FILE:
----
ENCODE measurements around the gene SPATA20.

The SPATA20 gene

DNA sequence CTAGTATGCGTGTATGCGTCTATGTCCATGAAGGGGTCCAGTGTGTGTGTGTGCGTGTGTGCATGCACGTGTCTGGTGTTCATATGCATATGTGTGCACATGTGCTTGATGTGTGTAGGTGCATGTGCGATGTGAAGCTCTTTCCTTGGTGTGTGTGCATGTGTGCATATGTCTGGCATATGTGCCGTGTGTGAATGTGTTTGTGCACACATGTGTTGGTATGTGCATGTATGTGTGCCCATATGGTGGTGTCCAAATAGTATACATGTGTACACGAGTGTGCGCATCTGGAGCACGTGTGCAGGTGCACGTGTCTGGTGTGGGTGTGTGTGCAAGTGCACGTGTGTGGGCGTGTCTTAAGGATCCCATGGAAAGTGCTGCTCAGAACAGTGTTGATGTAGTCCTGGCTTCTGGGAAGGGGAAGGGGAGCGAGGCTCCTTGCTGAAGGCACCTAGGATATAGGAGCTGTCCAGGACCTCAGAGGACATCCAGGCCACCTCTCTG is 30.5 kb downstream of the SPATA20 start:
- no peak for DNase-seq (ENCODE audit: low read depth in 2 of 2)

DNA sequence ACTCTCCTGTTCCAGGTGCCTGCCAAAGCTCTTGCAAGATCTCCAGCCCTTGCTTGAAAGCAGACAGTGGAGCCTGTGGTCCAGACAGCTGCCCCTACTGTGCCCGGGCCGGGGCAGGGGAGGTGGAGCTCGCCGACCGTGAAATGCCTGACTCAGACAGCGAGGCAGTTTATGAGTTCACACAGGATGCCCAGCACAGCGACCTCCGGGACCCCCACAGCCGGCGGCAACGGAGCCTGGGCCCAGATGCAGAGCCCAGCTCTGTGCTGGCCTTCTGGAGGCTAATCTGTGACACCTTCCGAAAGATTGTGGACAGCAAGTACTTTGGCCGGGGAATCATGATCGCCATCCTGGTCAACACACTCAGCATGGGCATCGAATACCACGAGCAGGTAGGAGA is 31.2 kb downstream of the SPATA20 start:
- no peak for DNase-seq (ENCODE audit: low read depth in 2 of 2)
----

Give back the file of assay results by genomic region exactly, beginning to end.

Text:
ENCODE measurements around the gene SPATA20.

The SPATA20 gene

DNA sequence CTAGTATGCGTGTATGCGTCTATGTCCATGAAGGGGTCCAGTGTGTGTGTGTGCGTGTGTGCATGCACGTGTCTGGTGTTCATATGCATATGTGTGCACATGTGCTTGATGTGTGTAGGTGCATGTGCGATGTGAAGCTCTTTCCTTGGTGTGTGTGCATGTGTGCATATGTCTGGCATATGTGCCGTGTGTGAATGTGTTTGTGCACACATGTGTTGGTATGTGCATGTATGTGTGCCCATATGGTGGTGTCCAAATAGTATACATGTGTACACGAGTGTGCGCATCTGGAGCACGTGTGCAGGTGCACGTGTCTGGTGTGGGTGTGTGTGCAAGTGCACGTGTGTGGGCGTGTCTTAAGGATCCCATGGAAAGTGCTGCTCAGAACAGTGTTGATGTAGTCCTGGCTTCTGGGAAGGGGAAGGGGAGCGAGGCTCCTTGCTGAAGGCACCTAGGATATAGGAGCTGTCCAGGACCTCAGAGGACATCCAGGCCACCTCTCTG is 30.5 kb downstream of the SPATA20 start:
- no peak for DNase-seq (ENCODE audit: low read depth in 2 of 2)

DNA sequence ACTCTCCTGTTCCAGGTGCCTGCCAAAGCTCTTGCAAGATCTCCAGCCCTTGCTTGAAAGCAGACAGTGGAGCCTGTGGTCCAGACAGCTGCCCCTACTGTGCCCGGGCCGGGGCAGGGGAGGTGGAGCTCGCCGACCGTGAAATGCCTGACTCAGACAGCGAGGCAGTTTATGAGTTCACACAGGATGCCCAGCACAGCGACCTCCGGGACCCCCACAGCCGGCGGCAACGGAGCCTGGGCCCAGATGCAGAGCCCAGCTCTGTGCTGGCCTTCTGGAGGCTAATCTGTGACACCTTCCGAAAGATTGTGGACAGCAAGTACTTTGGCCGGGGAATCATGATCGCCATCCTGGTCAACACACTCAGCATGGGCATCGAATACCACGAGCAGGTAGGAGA is 31.2 kb downstream of the SPATA20 start:
- no peak for DNase-seq (ENCODE audit: low read depth in 2 of 2)